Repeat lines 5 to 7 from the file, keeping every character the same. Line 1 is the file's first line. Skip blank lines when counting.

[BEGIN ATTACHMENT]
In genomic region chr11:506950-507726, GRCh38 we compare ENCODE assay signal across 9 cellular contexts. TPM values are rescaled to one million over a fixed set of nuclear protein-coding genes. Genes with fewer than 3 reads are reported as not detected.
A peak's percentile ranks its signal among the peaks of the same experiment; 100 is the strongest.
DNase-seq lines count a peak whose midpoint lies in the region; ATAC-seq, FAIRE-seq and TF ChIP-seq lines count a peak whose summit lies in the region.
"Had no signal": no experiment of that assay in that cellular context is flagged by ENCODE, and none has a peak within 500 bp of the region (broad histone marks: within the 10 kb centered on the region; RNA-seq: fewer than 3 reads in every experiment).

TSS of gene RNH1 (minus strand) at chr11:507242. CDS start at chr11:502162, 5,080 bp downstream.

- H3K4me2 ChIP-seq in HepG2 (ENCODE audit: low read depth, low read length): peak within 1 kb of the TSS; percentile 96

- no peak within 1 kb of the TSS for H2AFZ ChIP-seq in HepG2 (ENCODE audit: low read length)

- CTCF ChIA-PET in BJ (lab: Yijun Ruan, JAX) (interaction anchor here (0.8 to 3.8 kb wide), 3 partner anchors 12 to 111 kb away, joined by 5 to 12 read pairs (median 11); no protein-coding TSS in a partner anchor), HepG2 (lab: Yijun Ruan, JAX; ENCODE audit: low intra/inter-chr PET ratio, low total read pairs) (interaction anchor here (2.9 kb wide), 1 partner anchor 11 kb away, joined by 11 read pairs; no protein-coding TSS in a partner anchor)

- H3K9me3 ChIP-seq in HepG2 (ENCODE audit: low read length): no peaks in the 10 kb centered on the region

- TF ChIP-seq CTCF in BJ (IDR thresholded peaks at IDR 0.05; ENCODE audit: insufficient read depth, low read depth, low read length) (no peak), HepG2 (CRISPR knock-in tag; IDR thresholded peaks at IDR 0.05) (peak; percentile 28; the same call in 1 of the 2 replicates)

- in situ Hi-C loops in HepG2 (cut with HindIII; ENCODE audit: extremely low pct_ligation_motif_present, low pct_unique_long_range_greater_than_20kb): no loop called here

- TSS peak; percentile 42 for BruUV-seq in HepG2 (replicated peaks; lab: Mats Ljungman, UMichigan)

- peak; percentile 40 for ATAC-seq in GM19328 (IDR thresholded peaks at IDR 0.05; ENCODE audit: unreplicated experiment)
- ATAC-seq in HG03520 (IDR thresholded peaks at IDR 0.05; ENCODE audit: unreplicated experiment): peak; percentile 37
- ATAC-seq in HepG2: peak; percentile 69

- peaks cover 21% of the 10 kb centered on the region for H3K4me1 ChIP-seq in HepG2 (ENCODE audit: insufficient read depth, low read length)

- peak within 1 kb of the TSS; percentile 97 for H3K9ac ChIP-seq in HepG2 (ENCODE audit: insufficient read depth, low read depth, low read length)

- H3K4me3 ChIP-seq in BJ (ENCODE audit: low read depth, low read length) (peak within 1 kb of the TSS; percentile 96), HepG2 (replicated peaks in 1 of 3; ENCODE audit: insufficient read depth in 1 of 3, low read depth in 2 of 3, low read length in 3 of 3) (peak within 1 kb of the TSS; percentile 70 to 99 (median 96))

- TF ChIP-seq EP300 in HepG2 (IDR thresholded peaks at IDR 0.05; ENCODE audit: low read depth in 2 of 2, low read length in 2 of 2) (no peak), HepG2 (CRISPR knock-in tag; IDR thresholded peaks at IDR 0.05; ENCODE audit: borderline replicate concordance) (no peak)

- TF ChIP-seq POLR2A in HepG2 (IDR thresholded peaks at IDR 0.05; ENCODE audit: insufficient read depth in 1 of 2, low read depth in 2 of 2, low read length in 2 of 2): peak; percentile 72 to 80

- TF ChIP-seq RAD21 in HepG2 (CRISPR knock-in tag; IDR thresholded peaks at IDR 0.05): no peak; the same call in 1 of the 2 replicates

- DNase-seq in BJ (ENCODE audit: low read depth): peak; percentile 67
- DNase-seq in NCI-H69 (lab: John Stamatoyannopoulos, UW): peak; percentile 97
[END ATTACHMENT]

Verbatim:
TSS of gene RNH1 (minus strand) at chr11:507242. CDS start at chr11:502162, 5,080 bp downstream.

- H3K4me2 ChIP-seq in HepG2 (ENCODE audit: low read depth, low read length): peak within 1 kb of the TSS; percentile 96

- no peak within 1 kb of the TSS for H2AFZ ChIP-seq in HepG2 (ENCODE audit: low read length)